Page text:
What's That Bug? does not endorse extermination

Bug on Wet Wood
January 23, 2010
We pulled a stick out of the river while camping at the Great Basin National Park, and there were these bugs all over the stick.
Tyson Cramer
Great Basin National Park in Nevada

Mayfly Naiad

Hi Tyson,
Thanks for sending us such detailed images of Stonefly Naiads.  We are going to post all three of them because it is nice to have them clinging to their habitat.

Mayfly Naiad

According to the University of Kentucky Entomology website:  “Stonefly naiads occur in fast moving streams where they are most commonly found clinging to the undersides of rocks.  Many stonefly naiads are predators, feeding on other aquatic arthropods.  Naiads of other species eat plants and algae.  Although stonefly naiads were once very common in streams, they are very sensitive to pollution.  These days, stonefly naiads are only common in very clean water.  Stonefly adults can’t fly very well, and are usually found sitting on rocks near the streams where they emerged.  Many stonefly adults do not feed, others feed on algae, pollen, or other plant parts.  Stoneflies are a very important food source for fish and birds, and they are also eaten by spiders and predatory insects.”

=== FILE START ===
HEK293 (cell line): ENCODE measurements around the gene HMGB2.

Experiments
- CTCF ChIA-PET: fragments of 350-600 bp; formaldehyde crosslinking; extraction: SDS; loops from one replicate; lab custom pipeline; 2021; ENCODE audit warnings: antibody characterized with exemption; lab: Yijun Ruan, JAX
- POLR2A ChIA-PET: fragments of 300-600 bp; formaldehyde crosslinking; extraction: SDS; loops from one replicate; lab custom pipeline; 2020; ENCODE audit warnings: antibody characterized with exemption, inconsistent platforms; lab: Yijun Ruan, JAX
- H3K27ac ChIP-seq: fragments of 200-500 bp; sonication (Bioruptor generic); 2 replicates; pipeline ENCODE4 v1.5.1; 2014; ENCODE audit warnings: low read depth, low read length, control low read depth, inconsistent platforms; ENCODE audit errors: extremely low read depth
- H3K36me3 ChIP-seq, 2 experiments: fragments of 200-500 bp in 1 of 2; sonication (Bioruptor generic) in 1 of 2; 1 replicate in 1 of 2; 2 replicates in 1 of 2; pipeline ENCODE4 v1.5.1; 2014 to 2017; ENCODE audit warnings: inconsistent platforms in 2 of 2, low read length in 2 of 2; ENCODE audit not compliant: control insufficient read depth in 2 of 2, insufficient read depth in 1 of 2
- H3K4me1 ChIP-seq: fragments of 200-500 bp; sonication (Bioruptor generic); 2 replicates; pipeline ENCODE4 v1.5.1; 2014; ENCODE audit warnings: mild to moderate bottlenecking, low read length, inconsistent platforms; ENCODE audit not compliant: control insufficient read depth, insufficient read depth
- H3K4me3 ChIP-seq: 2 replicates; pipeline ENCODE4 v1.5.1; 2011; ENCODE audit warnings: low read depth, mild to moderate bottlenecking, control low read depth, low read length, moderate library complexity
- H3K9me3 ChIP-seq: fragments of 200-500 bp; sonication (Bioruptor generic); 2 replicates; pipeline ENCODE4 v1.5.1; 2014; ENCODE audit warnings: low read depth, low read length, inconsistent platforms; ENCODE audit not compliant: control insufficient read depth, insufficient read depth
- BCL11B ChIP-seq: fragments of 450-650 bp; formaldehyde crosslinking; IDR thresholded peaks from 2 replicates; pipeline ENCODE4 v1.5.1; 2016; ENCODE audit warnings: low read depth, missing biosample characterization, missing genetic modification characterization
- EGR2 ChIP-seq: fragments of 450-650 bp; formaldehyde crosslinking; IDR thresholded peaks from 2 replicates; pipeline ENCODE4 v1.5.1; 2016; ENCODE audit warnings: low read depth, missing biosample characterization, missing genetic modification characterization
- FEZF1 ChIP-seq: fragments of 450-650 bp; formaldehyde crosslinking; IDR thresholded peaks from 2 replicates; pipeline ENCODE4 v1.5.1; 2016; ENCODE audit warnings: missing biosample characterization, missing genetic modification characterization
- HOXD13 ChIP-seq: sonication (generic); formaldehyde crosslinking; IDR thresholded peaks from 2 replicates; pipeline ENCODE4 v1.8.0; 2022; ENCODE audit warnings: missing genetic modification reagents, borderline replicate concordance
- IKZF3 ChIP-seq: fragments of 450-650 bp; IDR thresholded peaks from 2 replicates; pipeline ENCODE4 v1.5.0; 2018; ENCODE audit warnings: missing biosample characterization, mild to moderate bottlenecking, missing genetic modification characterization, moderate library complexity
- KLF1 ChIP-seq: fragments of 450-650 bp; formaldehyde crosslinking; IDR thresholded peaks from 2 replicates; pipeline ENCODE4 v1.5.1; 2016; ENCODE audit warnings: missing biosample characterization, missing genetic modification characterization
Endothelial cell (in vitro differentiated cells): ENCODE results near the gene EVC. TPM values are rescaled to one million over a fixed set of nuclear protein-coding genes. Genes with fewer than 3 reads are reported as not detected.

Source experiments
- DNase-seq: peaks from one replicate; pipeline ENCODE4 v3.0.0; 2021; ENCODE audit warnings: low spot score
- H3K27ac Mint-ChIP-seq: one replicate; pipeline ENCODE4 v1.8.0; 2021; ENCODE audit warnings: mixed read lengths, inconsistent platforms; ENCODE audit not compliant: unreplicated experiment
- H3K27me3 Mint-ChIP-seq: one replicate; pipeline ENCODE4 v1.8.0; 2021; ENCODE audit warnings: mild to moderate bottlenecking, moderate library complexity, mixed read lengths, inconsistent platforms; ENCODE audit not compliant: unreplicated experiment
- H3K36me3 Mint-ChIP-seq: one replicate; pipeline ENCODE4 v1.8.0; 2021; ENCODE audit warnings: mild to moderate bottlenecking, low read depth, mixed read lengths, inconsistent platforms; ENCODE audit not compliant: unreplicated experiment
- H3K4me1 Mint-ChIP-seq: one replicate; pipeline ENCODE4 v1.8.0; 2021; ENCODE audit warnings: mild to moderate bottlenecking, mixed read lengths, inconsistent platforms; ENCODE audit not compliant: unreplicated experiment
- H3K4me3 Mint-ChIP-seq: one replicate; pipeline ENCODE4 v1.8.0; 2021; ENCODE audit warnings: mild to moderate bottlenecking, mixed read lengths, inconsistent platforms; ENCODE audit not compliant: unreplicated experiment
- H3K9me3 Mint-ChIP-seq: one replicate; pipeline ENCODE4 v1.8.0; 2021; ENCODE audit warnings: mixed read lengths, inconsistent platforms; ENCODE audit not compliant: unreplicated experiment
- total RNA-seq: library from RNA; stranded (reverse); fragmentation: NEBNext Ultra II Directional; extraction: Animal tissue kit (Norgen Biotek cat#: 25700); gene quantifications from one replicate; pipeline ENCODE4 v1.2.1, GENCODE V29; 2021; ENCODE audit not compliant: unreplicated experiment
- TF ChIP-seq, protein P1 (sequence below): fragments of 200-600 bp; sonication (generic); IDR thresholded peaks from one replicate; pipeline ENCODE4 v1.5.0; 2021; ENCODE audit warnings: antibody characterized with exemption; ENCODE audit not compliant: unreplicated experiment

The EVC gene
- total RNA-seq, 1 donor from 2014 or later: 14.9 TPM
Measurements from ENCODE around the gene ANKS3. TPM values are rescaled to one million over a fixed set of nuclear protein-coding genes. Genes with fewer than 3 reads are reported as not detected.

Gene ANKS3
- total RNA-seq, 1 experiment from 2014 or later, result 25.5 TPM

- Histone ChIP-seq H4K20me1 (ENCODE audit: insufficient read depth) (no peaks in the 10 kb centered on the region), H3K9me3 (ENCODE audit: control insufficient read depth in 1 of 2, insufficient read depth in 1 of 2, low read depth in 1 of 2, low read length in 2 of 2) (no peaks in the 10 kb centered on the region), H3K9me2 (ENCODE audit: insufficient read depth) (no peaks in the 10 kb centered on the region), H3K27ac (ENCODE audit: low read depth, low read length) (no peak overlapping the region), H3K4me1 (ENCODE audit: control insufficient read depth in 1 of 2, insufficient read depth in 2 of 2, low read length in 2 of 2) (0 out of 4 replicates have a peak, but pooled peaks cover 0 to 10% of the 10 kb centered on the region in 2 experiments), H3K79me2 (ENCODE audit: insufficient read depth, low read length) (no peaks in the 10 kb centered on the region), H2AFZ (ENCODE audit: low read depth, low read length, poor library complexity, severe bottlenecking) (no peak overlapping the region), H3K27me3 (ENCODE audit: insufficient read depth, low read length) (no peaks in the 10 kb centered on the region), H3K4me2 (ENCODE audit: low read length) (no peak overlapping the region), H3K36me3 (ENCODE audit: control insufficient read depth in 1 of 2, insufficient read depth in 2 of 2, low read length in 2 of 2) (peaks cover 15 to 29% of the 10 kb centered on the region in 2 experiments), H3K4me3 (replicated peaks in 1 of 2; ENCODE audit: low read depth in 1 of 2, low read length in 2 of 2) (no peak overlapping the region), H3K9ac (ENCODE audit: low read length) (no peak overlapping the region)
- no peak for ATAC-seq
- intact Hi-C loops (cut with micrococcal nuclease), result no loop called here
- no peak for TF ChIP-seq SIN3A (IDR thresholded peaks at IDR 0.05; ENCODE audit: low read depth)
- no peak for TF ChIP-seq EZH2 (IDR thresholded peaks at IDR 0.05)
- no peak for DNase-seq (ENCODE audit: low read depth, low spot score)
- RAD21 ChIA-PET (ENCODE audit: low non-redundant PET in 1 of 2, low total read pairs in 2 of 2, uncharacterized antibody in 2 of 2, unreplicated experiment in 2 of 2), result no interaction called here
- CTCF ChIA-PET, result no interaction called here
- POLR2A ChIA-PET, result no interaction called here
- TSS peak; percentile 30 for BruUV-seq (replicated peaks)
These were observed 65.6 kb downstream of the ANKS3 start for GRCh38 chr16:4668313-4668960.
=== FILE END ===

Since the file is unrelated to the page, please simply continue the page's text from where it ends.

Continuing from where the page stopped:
Mayfly Naiad

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What's That Bug? does not endorse extermination

One Response to Mayfly Naiads, not Stonefly Naiads

  1. mantis says:

    I believe these are all actually mayfly nymphs, the first two appearing to have 3 tails and belonging to the family Ephemerellidae, or spiny crawlers. If you look closely you can see plate-like gills along the sides of the abdomen. The third is also a mayfly, but a 2-tailed variety, appearing to belong to the family Heptageniidae, or flat-head family.

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